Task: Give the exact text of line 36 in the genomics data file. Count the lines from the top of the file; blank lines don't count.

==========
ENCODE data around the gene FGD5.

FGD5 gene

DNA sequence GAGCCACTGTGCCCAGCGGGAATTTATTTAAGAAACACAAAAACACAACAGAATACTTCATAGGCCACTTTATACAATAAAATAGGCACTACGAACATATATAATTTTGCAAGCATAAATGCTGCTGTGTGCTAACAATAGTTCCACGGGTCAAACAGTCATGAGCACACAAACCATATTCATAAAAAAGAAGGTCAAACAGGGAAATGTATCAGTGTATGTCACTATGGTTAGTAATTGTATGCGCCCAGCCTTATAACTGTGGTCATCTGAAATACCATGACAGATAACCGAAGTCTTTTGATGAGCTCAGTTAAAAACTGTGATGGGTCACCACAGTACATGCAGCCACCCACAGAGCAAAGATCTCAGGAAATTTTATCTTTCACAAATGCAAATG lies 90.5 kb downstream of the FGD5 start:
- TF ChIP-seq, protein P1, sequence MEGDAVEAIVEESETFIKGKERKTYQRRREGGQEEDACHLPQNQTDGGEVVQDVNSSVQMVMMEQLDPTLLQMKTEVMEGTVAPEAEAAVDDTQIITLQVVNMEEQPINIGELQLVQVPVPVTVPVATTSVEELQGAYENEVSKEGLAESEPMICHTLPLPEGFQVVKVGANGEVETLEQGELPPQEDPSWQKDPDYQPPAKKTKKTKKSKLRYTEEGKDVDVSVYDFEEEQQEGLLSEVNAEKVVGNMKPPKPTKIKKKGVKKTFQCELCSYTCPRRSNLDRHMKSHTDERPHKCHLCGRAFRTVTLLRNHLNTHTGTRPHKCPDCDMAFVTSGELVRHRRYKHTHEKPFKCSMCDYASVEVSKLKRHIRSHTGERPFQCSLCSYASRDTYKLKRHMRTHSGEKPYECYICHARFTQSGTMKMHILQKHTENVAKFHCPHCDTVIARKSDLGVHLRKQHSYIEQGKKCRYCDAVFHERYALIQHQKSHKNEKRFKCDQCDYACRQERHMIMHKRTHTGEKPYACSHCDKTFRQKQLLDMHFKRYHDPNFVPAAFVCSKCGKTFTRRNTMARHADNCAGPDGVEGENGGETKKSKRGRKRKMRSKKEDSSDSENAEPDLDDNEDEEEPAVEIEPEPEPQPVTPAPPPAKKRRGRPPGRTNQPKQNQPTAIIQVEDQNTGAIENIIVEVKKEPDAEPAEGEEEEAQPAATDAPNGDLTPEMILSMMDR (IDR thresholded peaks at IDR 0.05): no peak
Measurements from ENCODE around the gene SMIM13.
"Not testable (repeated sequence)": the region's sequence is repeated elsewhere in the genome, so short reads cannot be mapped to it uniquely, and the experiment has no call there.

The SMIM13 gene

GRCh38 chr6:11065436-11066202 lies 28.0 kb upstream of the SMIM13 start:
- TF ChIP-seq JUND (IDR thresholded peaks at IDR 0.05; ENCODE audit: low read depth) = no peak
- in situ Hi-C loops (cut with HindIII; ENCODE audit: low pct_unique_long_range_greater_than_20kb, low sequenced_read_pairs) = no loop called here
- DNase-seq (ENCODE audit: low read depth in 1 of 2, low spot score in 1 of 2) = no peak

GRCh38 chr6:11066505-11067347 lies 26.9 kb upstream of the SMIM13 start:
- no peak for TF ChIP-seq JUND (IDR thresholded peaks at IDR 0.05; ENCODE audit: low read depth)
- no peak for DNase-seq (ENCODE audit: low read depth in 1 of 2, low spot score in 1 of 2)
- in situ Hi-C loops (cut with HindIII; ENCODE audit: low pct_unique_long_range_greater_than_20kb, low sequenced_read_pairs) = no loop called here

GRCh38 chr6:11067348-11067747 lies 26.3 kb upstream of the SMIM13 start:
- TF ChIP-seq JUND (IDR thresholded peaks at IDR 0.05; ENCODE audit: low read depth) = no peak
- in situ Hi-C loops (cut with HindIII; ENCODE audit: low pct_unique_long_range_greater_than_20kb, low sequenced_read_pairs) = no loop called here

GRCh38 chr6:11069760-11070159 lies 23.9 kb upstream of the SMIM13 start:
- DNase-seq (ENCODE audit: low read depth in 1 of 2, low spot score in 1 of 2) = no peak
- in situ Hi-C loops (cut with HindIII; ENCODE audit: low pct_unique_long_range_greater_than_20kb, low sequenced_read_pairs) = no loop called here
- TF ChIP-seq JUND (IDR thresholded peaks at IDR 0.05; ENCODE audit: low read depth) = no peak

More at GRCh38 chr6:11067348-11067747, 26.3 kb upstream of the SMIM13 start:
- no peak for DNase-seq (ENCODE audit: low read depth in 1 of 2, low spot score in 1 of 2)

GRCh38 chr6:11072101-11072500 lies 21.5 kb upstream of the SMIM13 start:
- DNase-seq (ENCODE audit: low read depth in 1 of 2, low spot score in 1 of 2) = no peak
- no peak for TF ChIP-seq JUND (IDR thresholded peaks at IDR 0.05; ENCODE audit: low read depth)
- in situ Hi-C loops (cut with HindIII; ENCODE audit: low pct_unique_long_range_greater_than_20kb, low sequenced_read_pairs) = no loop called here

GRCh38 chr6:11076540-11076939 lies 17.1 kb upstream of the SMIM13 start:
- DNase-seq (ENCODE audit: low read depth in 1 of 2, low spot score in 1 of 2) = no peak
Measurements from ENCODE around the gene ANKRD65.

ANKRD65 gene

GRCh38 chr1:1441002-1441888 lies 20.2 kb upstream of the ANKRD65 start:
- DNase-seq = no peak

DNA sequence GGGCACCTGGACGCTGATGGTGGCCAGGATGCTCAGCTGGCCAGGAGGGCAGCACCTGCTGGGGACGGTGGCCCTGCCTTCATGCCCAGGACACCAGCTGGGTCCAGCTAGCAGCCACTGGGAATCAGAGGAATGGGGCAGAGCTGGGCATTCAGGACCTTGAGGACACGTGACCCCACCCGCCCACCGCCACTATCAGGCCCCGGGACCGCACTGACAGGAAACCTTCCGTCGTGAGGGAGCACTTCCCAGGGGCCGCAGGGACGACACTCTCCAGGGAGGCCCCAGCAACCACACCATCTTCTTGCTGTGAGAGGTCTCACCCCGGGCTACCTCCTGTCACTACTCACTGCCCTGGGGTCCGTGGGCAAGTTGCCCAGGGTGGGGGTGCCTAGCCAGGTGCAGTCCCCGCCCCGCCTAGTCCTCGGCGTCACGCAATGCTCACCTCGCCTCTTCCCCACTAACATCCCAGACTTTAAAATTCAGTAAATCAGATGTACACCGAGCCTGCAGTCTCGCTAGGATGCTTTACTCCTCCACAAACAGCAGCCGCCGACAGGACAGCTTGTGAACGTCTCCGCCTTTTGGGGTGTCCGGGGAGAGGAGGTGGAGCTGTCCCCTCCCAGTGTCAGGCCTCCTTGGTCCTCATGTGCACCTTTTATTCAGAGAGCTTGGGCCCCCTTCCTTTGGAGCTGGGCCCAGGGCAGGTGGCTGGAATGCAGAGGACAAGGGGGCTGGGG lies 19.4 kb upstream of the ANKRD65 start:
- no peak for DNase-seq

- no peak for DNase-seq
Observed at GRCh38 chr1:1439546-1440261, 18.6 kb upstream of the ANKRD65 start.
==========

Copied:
- no peak for DNase-seq